The Bell Company’s VP of Innovations Scott Drennan has a sense of humor. “We had jetpacks before Tony Stark,” he tells the audience at his keynote address at London’s Commercial UAV Show. He’s not really kidding: Bell, while better known for helicopters, started with planes, and have been pioneers in air transportation ever since. (Bell is now a subsidiary of multi-national Textron.)
Now, says Drennan, Bell is ready to pioneer the next aspect of air transportation. “Air Taxis are a major initiative for Bell,” he says.
The benefits of drone transportation are clear. In Europe, it’s a major topic in discussions about smart cities and new transportation paradigms. Drone taxis are commonly referred to as an aspect of urban air mobility (UAM), because they represent major progress in retooling urban transportation systems: requiring limited additional ground space, as compared with adding new subway lines or highway lanes; environmentally friendly; and fast. “A one hour trip in the car becomes a 8 minute drone flight,” says Drennan, painting an appealing picture for anyone who has suffered urban traffic. “Six or seven persons can fly at 150 mph.”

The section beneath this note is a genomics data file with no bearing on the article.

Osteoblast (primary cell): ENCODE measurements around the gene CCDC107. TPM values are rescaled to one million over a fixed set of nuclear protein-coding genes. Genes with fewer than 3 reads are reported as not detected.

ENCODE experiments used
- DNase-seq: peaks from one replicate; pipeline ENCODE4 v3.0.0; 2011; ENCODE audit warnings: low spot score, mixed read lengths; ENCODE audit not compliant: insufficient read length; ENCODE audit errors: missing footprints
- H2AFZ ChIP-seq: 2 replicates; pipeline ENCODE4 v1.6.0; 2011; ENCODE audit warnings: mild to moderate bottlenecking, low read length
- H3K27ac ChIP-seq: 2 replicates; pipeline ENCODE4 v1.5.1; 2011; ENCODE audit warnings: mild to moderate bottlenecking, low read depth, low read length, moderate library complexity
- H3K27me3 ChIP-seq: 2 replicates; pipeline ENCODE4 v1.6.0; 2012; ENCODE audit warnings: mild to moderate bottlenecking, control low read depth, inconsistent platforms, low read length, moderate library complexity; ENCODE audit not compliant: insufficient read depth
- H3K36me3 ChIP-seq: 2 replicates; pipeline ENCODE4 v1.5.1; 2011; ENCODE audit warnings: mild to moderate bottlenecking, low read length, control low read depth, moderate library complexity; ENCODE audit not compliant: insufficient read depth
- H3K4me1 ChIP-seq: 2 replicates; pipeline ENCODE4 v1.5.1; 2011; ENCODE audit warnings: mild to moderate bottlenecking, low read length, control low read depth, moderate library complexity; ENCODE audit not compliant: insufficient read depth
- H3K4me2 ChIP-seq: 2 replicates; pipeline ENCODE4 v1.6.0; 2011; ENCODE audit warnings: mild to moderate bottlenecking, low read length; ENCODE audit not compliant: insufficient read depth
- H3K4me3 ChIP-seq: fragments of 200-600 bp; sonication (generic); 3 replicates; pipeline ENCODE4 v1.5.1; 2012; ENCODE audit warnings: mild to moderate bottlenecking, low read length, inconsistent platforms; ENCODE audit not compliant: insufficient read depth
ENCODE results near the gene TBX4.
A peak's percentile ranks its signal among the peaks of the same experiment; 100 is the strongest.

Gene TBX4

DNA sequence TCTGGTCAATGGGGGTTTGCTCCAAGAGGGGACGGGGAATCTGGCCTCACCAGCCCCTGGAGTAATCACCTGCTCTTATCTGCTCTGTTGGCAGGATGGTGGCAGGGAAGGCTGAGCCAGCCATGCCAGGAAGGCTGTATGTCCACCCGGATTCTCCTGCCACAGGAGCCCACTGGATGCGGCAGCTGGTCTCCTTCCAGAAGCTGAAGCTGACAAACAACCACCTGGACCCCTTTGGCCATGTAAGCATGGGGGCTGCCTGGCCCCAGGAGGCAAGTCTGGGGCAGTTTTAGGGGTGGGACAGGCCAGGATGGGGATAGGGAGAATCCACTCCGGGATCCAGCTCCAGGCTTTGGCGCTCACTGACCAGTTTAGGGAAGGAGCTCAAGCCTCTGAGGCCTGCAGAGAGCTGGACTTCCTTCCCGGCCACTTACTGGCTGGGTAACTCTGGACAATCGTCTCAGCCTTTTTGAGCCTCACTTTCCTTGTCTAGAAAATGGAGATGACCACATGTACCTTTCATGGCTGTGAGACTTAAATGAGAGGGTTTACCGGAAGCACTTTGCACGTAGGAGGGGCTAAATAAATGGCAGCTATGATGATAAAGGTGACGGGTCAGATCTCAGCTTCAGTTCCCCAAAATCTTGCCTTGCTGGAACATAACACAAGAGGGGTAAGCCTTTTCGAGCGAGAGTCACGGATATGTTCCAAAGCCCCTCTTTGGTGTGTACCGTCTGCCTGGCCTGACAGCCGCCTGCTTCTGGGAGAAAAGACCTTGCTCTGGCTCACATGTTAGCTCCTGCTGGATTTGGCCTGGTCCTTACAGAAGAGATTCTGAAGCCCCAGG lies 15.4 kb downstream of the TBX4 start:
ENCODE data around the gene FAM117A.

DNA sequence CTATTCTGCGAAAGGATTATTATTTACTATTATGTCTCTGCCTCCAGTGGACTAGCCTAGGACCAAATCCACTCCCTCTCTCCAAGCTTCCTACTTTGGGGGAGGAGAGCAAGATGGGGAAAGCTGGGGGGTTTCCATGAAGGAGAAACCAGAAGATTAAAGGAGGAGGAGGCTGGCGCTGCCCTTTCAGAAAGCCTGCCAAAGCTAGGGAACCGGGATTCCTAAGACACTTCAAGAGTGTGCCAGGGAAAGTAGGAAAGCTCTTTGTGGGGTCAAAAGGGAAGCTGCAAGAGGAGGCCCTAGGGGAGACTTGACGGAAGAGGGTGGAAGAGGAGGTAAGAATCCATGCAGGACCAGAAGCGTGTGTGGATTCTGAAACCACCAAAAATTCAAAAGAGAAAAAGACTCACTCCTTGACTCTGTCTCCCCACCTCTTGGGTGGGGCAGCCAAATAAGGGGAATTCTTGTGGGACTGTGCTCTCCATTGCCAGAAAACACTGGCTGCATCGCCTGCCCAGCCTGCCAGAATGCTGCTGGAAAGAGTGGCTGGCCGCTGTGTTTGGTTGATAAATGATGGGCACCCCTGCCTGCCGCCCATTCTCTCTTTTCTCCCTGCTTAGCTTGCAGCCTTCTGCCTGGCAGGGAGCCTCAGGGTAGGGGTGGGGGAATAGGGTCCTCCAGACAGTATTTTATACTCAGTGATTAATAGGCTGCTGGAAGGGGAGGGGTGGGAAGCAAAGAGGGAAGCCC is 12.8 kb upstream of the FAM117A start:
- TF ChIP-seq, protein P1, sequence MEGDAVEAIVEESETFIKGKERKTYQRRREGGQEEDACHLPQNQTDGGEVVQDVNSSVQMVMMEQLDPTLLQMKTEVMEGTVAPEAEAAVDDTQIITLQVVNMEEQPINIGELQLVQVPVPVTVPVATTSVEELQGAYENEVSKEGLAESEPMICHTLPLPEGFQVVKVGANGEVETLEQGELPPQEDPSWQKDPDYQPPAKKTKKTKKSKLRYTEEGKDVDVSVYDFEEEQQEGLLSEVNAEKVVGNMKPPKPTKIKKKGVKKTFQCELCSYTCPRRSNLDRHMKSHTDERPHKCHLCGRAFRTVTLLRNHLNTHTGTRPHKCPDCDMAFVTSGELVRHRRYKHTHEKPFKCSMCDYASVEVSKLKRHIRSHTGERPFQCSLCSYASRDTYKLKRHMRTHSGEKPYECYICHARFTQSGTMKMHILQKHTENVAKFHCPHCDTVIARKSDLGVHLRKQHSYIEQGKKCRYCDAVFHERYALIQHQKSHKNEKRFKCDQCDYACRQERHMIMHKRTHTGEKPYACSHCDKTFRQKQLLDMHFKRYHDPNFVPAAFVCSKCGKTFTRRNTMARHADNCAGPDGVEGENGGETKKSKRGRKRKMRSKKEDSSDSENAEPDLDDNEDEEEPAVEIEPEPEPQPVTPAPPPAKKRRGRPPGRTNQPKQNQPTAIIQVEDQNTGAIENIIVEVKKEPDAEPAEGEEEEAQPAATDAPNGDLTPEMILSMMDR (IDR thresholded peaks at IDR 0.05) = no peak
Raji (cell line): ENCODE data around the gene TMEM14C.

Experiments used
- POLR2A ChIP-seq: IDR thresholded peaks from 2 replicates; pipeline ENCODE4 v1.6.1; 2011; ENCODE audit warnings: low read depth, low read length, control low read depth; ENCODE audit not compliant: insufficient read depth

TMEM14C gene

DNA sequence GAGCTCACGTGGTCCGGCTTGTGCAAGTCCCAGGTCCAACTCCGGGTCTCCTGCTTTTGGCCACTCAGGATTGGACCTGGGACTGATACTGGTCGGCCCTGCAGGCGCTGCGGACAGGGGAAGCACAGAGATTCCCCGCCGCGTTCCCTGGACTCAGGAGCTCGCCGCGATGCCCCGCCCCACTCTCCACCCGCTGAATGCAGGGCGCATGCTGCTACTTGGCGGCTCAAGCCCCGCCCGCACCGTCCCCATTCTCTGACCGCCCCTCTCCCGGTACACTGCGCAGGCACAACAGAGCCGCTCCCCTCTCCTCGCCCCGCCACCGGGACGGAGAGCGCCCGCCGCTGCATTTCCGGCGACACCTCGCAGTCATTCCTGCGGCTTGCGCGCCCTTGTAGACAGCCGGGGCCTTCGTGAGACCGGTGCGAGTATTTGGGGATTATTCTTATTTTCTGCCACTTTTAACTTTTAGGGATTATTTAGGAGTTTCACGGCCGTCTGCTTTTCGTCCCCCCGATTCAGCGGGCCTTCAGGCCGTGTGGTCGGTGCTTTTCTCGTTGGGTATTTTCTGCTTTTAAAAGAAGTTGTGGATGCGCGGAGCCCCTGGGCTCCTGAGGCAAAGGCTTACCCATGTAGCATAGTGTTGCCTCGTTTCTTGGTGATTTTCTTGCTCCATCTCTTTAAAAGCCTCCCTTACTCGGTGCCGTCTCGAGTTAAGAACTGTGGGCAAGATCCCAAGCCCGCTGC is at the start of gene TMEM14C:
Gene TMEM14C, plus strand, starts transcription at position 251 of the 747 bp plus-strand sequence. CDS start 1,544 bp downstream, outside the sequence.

While the idea of air taxis may seems like something out of the Jetsons, Drennan says that the timeframe is short. Test flights are right around the corner – and large scale implementation will take place in a short 10 year time span. “[Estimates indicate]…by 2030 there will be 750 million passenger trips worldwide,” Drennan says.
Air taxis aren’t Bell’s only investment in drone technology. They’re also developing industrial drone delivery solutions – designed to carry a wide variety of payloads for logistics operations including warehousing and other industrial solutions.
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